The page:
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Shipbuilding order book hits 17-year low

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PHOTO: STEELGURU

The order book for dry bulk, container and tanker ships has reached its lowest point in 17 years, due to the effects of COVID-19 on the industry.

BIMCO’s newly-released data showed that deliveries of new vessels have proved more resilient (-2%), as shipyards work through lockdowns to meet their delivery schedules and remain busy.

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It revealed that the order books for dry bulk and container ships, in particular, have fallen sharply. At 63.4 million deadweight tonnage (DWT), the dry bulk order book is at its lowest level since April 2004, and 34.7 per cent smaller than 12 months ago.

Similarly, the order book for container ships fell by 10.3 per cent in the past 12 months to its lowest level since September 2003.

The fall also left the order book to fleet ratio at its lowest level in many years at just 7.7 per cent.

BIMCO insists that low ordering activity is in no way a reason for a flurry of new contracting activity, stressing that even at this ratio there is a significant amount of tonnage especially given the poor outlook.

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In the first seven months of the year, it stated that contracting for dry bulk vessels fell by 65.6 per cent from the start of the year, and orders for new container ships were down 37.7 per cent.

BIMCO’s Chief Shipping Analyst, Peter Sand, said: “Contracting activity has been quick to feel the effects of the pandemic with owners and investors showing little appetite for new ships,”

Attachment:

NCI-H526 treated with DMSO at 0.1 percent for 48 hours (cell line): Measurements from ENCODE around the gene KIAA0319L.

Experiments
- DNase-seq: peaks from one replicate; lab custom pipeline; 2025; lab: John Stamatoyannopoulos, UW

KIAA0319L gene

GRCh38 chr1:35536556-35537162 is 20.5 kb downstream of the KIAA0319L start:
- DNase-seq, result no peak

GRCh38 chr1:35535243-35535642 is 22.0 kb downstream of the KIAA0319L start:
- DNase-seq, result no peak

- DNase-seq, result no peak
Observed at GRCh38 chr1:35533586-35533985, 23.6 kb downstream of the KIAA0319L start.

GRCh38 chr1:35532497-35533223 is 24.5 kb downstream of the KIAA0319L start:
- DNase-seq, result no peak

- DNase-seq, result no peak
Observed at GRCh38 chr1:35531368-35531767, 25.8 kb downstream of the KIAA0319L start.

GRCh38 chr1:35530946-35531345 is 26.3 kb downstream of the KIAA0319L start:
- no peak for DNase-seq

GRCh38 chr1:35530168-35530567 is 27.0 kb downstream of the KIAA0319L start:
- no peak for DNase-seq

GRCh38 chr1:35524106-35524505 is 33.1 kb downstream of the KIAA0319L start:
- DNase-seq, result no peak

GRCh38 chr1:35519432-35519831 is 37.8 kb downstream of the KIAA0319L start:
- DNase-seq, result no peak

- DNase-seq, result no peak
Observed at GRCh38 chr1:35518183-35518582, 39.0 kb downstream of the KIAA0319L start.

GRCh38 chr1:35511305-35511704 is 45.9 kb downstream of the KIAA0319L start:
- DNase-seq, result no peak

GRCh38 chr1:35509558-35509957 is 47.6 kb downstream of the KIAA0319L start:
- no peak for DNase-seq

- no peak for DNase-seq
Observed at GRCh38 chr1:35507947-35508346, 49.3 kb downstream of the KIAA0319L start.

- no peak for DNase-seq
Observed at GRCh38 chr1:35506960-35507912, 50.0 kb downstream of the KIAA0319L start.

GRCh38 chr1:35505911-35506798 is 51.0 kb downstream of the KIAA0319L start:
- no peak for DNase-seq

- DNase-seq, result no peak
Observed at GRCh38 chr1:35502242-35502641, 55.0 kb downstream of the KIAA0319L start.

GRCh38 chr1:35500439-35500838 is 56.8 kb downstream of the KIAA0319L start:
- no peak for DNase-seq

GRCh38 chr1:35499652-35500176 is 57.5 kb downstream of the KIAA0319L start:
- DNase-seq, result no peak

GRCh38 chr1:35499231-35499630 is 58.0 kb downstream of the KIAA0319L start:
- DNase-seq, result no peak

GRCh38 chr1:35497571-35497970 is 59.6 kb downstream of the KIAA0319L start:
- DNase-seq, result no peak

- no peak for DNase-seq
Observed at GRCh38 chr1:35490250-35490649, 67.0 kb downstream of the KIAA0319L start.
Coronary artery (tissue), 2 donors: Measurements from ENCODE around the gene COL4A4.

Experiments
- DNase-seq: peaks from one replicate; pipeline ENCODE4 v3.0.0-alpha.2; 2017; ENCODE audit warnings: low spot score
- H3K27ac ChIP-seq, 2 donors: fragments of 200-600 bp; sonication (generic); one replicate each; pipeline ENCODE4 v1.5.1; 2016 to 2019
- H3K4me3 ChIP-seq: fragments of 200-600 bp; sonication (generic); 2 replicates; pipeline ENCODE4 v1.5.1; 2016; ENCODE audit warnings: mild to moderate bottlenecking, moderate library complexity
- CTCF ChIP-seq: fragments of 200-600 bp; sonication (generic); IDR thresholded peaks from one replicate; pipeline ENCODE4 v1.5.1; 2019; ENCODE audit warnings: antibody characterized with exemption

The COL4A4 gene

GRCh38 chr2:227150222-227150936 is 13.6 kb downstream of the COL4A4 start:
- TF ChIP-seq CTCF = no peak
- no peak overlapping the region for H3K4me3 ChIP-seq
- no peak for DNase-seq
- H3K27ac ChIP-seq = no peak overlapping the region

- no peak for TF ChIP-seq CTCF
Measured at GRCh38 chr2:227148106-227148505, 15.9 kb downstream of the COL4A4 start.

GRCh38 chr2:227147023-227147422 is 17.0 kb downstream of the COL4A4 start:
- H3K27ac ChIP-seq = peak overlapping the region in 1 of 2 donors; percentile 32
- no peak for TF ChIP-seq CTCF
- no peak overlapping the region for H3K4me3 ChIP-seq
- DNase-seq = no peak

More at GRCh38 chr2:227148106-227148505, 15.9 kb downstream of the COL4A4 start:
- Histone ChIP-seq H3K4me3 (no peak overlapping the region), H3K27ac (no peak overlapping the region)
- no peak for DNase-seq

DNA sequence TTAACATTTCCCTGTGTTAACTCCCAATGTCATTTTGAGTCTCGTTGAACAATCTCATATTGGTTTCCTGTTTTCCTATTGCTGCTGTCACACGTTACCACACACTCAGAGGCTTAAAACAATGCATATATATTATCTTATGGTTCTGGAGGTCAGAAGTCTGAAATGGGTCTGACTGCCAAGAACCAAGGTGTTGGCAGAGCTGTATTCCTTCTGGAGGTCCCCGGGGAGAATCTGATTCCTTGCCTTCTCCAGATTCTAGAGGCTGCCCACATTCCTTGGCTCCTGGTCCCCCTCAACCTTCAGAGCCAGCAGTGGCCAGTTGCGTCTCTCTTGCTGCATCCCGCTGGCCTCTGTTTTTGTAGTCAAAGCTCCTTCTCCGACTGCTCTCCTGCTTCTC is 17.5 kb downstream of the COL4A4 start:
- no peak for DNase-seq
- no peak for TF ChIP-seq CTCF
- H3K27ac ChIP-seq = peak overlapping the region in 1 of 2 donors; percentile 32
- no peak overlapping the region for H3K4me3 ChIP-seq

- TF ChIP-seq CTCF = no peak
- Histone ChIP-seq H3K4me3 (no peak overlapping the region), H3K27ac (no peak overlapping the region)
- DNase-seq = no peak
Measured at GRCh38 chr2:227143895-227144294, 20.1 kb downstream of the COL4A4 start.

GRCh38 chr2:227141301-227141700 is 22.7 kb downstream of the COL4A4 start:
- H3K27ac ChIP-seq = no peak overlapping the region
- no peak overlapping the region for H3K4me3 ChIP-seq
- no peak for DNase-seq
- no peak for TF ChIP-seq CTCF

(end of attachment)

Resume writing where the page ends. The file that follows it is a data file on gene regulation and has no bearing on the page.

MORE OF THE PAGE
“The tanker shipping industry has also recorded a fall in its order books, though not as sharp as the falls in dry bulk and container shipping books. This is primarily because the tanker order book has been at a much lower level than that of dry bulk and containers in the past two decades. The order book for crude oil tankers stands at 36.3 million DWT and for the oil product tanker fleet at 12.1 million DWT, down 4.2 per cent and 12 per cent from 12 months ago respectively.

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However, it noted that despite the rise in demolitions and decline in deliveries in many sectors, the fleets continue to grow because in volume terms, deliveries are much higher than demolitions.

Sand said: “The continued increase in the supply of ships, despite higher demolitions and lower contracting, cannot be ignored as the volume of world trade is set for a considerable drop this year, and not forecasted to return to pre-pandemic levels until at least 2022. While the decline in contracting will result in slowing fleet growth in the coming years, balance in the shipping markets may prove elusive for many years to come.”

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Peter Sandshipbuilding
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